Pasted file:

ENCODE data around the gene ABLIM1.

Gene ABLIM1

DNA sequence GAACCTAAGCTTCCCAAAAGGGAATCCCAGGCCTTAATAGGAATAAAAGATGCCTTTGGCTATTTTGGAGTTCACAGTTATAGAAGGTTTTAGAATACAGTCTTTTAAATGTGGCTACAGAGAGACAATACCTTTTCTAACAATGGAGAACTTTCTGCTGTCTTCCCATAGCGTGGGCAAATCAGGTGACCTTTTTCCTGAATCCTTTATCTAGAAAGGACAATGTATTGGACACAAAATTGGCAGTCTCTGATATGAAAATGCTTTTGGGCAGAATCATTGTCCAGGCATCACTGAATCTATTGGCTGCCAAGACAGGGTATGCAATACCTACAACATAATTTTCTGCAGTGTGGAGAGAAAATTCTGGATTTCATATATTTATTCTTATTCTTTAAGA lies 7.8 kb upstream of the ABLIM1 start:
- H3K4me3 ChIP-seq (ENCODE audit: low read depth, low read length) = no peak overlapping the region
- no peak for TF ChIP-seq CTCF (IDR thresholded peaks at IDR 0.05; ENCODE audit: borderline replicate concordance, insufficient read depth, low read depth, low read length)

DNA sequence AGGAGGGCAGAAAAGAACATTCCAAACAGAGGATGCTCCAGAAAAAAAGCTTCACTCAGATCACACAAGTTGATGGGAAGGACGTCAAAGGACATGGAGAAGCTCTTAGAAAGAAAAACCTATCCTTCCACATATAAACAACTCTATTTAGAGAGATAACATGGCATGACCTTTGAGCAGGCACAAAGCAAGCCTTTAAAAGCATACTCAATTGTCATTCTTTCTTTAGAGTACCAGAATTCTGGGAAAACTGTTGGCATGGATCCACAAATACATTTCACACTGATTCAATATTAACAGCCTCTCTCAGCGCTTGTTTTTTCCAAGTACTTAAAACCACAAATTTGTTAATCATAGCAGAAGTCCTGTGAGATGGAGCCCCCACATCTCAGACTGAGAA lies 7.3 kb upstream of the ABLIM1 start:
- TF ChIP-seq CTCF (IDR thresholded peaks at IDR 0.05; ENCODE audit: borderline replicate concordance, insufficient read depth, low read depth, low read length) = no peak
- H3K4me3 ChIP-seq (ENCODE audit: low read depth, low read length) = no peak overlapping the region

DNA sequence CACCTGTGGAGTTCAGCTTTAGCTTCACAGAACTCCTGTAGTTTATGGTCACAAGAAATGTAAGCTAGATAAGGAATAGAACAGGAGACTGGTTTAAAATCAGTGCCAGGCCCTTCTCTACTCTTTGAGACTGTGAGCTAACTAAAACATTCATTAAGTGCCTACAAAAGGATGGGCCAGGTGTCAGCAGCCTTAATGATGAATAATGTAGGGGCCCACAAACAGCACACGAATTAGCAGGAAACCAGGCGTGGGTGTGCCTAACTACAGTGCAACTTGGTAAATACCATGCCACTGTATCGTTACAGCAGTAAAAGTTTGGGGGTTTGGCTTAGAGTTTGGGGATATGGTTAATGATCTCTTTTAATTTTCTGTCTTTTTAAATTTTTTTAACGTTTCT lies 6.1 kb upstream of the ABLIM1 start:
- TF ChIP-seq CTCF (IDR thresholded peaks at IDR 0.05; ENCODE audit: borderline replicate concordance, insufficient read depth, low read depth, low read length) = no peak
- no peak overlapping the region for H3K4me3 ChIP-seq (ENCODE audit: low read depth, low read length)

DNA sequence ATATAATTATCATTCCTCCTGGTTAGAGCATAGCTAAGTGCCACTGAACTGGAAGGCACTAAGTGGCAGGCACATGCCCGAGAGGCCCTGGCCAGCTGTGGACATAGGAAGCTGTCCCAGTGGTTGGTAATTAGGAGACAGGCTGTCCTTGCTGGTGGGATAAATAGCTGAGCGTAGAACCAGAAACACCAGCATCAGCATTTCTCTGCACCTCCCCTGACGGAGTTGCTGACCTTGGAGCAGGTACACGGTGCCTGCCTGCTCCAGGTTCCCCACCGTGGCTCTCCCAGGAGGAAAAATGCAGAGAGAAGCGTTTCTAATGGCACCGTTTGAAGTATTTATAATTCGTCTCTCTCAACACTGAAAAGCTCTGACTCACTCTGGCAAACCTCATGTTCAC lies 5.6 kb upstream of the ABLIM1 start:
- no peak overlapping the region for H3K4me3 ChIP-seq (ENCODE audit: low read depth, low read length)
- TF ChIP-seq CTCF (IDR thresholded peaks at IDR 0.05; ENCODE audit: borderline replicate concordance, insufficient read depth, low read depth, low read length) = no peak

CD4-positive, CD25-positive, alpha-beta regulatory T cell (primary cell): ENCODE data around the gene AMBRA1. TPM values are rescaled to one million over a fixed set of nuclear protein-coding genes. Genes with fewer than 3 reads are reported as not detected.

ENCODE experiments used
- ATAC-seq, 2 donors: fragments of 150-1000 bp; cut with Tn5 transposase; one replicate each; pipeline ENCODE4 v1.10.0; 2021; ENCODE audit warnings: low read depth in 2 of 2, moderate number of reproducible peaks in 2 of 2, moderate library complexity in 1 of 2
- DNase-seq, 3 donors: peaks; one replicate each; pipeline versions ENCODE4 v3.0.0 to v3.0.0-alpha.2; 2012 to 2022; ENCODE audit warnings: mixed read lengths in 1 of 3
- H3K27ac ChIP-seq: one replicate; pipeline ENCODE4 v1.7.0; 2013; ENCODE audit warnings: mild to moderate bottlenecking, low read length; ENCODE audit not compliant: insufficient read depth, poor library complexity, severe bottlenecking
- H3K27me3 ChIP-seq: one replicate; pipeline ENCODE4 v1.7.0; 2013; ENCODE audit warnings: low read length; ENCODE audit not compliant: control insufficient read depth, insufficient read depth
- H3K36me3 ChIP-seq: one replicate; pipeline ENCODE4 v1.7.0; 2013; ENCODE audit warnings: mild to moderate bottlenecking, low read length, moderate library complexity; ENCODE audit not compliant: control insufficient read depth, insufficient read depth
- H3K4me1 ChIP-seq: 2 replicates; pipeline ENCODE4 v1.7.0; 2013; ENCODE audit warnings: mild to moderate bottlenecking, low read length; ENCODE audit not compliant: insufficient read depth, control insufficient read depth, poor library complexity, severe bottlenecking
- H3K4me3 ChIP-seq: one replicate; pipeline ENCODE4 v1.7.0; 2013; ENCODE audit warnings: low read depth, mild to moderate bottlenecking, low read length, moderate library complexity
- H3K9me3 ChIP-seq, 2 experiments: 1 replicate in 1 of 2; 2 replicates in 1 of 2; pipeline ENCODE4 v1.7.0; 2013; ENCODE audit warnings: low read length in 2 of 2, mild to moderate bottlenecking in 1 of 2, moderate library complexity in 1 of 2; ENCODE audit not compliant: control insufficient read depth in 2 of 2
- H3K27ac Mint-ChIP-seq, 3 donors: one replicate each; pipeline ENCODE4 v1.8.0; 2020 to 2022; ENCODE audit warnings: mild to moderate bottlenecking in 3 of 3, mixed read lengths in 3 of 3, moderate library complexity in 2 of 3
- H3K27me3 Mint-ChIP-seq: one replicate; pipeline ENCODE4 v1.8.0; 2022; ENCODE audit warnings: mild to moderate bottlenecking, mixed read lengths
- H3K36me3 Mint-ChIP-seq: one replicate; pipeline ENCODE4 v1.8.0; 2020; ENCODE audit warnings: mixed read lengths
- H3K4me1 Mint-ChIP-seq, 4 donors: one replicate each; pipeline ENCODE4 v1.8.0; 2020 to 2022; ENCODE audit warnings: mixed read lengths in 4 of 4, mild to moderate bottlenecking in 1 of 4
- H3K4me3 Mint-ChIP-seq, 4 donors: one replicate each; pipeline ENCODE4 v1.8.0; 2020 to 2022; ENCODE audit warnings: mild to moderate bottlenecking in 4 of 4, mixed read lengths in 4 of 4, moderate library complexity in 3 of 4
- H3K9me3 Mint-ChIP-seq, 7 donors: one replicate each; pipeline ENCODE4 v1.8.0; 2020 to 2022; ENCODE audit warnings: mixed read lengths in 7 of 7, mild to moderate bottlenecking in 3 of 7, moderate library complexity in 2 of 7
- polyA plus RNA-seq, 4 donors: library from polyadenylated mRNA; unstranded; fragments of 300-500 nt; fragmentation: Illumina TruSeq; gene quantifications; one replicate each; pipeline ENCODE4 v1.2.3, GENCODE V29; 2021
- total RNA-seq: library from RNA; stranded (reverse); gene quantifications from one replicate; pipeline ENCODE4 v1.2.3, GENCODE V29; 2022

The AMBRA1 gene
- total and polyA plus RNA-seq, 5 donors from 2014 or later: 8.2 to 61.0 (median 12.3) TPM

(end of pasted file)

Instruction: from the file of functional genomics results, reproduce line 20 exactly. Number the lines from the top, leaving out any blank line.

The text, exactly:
- H3K27me3 ChIP-seq: one replicate; pipeline ENCODE4 v1.7.0; 2013; ENCODE audit warnings: low read length; ENCODE audit not compliant: control insufficient read depth, insufficient read depth